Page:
Wednesday, December 27, 2017

Marian apparitions and heaven tourism

There's a striking parallel between Fatima, Lourdes, Heaven is for Real: A Little Boy's Astounding Story of His Trip to Heaven and Back, and The Boy Who Came Back From Heaven: A True Story

I've detailed my views on heaven-and-back stories about children before, so I won't repeat myself in this post:

What all these accounts share in common is stories about children (e.g. Todd Burpo, Alex Malarkey, Bernadette Soubirous, Lucia dos Santos, Jacinta and Francisco Marto) who claim to have numinous encounters. The Catholic and Protestant accounts are strikingly similar in that regard. I'd add that a common theme in the case of the Catholic stories is the Immaculate Conception. 

Let's sketch a skeptical explanation. Although children are quite capable of lying, it's not always that simple. Children indulge in innocent make-believe. 

Suppose they initially spin a tall tale which they don't expect anyone to believe. And much of the time, adults discount stories like this. 

But sometimes, for whatever reason, they are taken seriously. The stories take on a life of their own as adults report what the children said. 

That puts a child in a situation he didn't anticipate, and which he lacks the maturity to handle. Suddenly he (or she) is the center of attention. That makes it psychologically much more difficult for the child to voluntarily retract the story if it was a lark. Adults have now put the child in a position where he (or she) is under pressure to live up to their expectations. It's exhilarating to have all that favorable attention showered on them. At that point the kids don't wish to let anyone down. Eventually, Alex Malarkey screwed up the courage to recant his sensational claims. But it's really hard to back down at that point. 

I'd add that this can dramatically advance their social standing. For instance, Lucia dos Santos was venerated as the mouthpiece of Mary. She had the ear of popes. Indeed, she had leverage over popes. That's heady for someone who started out as nobody.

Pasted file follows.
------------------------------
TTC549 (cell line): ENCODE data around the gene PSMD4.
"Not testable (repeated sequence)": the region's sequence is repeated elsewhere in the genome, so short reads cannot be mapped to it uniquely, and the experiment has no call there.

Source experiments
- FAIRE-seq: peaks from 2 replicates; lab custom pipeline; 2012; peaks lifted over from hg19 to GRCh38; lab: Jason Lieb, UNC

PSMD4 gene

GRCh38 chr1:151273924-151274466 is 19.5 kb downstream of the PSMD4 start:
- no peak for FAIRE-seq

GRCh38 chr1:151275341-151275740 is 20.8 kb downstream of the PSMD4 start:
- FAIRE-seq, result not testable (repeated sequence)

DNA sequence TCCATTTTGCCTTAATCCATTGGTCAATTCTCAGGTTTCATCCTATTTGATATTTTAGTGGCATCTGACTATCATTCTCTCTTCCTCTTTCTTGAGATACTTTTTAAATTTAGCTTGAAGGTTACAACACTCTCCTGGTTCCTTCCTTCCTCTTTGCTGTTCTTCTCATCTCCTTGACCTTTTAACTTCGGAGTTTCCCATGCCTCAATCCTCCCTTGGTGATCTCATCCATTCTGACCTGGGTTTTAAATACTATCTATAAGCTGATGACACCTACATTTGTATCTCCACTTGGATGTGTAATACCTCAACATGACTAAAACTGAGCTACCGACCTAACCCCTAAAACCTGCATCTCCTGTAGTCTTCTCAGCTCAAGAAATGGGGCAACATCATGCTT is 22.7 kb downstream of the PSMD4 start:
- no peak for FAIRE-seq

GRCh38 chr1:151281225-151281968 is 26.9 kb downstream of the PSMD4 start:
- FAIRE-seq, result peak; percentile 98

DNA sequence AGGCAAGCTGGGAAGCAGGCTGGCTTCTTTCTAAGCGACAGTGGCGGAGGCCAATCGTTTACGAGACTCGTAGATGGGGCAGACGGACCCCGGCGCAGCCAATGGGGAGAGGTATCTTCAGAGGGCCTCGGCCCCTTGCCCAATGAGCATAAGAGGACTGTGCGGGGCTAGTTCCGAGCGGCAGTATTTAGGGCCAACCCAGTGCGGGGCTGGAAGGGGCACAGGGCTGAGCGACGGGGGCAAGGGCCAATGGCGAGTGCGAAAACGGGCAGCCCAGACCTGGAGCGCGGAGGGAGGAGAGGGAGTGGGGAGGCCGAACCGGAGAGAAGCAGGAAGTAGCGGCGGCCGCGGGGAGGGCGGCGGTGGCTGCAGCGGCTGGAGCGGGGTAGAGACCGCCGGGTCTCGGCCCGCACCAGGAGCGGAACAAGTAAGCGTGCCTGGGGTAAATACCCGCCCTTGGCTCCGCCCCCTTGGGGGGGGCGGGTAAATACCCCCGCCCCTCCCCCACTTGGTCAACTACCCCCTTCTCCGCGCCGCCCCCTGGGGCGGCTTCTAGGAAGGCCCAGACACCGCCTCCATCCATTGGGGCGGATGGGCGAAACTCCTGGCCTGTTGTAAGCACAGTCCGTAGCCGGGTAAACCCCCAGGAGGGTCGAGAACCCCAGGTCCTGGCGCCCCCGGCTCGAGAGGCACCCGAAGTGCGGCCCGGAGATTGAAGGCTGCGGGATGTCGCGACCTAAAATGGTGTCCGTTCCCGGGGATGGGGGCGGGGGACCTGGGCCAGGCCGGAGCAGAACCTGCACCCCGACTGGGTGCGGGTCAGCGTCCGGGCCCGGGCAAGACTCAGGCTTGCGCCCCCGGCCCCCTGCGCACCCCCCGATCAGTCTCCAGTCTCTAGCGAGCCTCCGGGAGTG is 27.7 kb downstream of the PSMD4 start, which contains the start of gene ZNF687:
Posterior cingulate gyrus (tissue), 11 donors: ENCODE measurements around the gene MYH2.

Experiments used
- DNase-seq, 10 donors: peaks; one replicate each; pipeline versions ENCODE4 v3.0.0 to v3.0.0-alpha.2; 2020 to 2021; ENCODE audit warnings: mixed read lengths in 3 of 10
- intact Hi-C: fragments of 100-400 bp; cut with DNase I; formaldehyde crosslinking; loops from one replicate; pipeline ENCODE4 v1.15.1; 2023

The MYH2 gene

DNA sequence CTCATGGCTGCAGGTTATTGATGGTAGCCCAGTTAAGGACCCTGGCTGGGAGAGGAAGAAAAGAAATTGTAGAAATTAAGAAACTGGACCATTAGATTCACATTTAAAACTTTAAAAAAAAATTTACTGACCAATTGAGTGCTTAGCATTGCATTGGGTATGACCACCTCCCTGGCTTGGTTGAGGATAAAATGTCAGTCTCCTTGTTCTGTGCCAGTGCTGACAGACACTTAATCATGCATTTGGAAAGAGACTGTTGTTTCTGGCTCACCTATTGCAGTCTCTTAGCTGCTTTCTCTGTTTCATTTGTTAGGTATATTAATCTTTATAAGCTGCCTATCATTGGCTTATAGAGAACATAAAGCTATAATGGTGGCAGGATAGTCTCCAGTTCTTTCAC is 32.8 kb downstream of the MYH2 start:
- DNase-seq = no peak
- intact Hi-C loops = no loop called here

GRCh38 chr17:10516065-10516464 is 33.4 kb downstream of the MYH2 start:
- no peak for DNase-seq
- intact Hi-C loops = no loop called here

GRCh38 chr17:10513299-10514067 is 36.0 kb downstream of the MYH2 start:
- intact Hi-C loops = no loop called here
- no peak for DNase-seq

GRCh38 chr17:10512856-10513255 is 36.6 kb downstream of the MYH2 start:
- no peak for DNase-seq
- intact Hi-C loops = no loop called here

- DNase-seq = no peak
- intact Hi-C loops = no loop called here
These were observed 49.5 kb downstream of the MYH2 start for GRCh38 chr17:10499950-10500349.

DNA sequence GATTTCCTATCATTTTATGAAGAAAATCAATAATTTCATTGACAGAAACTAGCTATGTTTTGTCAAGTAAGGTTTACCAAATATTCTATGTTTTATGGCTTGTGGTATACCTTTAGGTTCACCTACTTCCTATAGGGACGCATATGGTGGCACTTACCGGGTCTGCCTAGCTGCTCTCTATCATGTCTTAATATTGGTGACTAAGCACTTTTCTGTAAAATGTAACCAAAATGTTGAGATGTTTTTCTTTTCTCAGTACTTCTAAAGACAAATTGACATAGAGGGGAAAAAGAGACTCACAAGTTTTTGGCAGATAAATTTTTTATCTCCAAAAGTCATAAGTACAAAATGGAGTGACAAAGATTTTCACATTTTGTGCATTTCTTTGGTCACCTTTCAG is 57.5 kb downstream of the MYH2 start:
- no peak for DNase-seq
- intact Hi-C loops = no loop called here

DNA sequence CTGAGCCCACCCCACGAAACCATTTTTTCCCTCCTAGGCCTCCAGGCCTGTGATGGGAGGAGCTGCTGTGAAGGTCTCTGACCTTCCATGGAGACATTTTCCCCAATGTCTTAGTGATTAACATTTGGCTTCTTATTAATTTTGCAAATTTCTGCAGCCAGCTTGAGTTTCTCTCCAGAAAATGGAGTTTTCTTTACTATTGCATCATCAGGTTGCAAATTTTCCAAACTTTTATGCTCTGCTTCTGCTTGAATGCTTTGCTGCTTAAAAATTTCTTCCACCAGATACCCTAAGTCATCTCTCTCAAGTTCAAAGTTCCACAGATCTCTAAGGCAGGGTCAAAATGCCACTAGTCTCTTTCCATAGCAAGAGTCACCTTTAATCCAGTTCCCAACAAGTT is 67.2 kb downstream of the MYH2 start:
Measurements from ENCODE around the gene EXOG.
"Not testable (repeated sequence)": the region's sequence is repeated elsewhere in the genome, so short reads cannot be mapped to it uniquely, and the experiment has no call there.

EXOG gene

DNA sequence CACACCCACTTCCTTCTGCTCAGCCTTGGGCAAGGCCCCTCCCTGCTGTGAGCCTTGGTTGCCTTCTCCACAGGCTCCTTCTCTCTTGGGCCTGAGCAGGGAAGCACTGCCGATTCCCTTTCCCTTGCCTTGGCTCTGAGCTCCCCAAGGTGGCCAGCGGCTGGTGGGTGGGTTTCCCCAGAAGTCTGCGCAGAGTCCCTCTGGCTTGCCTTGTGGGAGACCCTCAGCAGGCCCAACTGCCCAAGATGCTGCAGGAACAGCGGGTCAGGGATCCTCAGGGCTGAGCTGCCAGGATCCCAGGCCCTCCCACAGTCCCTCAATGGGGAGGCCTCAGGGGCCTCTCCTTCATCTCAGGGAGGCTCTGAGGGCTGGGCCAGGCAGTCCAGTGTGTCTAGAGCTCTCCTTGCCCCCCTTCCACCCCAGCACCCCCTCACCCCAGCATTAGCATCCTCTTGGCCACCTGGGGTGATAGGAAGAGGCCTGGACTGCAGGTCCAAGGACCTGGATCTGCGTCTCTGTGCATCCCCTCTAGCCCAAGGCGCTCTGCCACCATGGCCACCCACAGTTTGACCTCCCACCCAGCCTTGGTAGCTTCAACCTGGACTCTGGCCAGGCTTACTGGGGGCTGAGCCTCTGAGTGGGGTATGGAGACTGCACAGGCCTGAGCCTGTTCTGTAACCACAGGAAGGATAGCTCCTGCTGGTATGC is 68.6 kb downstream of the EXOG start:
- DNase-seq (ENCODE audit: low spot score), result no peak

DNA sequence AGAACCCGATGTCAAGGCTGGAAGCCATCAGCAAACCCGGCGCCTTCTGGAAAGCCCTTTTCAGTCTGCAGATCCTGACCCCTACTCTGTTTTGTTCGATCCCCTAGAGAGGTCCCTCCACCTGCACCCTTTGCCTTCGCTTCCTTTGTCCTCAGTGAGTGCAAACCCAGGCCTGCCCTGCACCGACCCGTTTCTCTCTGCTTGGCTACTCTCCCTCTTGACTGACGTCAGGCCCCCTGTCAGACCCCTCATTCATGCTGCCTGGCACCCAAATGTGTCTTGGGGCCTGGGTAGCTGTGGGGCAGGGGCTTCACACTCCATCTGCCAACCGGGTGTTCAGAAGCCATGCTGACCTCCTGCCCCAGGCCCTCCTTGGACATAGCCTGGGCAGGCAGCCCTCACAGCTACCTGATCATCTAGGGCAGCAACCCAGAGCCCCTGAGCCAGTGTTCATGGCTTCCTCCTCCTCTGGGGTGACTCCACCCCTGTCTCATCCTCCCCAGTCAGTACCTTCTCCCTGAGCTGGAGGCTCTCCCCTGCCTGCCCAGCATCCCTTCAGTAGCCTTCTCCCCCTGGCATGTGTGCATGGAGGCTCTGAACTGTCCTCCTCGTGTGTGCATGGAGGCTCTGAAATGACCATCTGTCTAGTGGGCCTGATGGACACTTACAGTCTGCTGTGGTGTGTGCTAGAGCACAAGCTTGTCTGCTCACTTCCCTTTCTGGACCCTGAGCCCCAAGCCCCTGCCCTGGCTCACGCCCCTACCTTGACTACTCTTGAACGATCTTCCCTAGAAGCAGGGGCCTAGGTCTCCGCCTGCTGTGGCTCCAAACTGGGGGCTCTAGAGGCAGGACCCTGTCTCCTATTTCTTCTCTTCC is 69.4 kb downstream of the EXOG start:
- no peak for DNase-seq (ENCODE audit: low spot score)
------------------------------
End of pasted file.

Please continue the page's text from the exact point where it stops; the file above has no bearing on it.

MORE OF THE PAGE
This is not to deny that some kids may have heavenly NDEs, see angelic or dominical apparitions, &c. But unless there's corroborative evidence, outside observers can't differentiate fantasy from reality in the regard. 

I'd also add that this goes to the distinction between public  and private revelation. Absent corroborative evidence, there's no obligation for a second party to credit the purported experience of the alleged witness. It's generally prudent to withhold judgment, unless you personally know the witness and can vouch for their bona fides.  


  1. I have read that book, and I don't really think that Colton spun this all by himself. Also, his parents do seem pretty honest, although I don't know them. If it is a hoax, though, I just pray that Colton comes clean someday like Alex did.

    Have you seen this, though? Apparently, a guy named Barry is attacking this blog:

    Turch is Rong: Triablogue

    1. Thanks for the tip. Looks like Barry has anger-management issues.

    2. Barry Jones is just his alias (among many others). His real name is Christian Behrend Doscher. He's a militant atheist.

    3. I think that is the guy that tried to sue J.P. Holding.